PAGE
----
When you get to some of the neat sounding veggies like Crosne, they reminded me of Jerusalem Artichokes which have the same crinkly texture and I had seen a very cool video on how to clean these types of veggies without needing to peel them (and lose a lot of edible flesh).   Of course I can't find the video, but the gist is you rinse the roots, shake coarse salt all over them, wrap in a cotten towel and roll back and forth, scrubbing the roots with the salt.  The resulting roots are partially salted too, although you can rinse again if you like.

Ending this post with a picture of my lovely Conehead Thyme.  This lovely and aromatic herb has a combination flavor of thyme, oregano and savory.  Delicious on your food, and gorgeous in the garden.


You can find my gardening calendars and books for purchase on the sidebar here on the blog.


-- Catherine, The Herb Lady

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Tuesday, May 30, 2017

In the Garden and Kitchen - May 30, 2017

Dear Folks,

Every time I step out our front door this time of year in the morning, the Chocolate Flowers incredible cocoa aroma greats me.   Berlandiera lyrata aka green eyes is native to our southwest and should be in every valley garden.  Each flower blooms in the early dawn hours and fades when the sun hits it so, it is one of those few plants you want with morning shade to appreciate the wonderful scent.  Use the flower heads to when making your own sausage as the Native Americans did.  (Cocoa, chili and coffee make great additions to sausage spiced foods.)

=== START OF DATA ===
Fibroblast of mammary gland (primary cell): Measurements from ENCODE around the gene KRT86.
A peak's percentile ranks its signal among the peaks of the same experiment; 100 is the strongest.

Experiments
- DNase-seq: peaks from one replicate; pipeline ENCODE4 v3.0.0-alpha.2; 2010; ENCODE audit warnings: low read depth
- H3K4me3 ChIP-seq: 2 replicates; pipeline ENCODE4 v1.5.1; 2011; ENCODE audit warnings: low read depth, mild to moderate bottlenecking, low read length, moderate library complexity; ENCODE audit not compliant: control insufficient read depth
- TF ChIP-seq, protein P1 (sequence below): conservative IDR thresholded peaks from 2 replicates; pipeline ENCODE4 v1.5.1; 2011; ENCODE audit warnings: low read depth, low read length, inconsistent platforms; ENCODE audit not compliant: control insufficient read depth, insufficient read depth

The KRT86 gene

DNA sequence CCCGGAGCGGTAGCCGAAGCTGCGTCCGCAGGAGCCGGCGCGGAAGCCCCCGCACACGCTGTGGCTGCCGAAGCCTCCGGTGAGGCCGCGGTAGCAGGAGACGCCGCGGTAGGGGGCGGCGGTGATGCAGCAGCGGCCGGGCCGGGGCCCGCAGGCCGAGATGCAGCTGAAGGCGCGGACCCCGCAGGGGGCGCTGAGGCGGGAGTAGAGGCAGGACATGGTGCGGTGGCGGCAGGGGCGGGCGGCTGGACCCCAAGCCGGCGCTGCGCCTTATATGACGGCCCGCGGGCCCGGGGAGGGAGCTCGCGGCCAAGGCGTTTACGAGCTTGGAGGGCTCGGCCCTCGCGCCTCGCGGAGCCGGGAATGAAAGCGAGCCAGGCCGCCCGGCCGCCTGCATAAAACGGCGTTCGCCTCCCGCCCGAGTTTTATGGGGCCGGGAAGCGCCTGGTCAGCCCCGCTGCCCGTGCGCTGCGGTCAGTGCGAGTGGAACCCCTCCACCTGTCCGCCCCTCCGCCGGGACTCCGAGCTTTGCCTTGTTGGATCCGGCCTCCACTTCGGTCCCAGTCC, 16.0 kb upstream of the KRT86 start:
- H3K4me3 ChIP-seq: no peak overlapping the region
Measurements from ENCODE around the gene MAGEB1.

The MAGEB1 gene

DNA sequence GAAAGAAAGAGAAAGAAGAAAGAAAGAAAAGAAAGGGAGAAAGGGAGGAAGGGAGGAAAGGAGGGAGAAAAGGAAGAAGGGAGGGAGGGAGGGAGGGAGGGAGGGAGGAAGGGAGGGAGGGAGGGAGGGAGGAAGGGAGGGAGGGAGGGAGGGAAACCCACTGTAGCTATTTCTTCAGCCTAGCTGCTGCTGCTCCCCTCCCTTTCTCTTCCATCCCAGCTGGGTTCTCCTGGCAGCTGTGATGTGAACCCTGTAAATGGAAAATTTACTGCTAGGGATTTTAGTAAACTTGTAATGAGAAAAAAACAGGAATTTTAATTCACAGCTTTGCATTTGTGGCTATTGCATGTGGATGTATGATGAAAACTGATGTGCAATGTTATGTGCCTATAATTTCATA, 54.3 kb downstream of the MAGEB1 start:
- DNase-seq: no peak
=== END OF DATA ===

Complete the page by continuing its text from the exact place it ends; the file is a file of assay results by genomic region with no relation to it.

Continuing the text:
My caper plants are producing berries and I have started to pick them for fermenting. These olive-like fruits are a wonderful addition to salads, pastas and just as a side nibble at meals, or any way you would use olives.  Growing these plants is a truly cost savings choice.  When you think of the cost of a tiny jar of caper buds, along with allowing the plant to fruit instead of picking the buds off, the value of a jar of berries means you have a wonderful and valuable addition to your cooking ingredients options.

Caper Berries Fermenting/Brining
Fermenting these and other vegetables is so easy.  You need a salt (1 teaspoon of kosher salt to 1 cup of hot water, cooled - double or triple as needed) solution, optional bit of whey from organic yogurt, a jar, another jar to weigh down the veggies so they are completely covered in the solution and 1-3 weeks depending on the vegetable.  I use an 8 oz mason jar filled with a bit of water, to weigh the caper berries down in a 16 oz jar, lightly covered with paper or plastic (just to keep dust out) and set aside on your counter out of the way of drafts and changes in temperature.


Another of the edible flowers in the garden blooming one after the other is this gorgeous red/burnt orange daylily.  Daylilies are edible.  Do Not mistake the lovely but not edible exotic lilies for these simple garden favorites.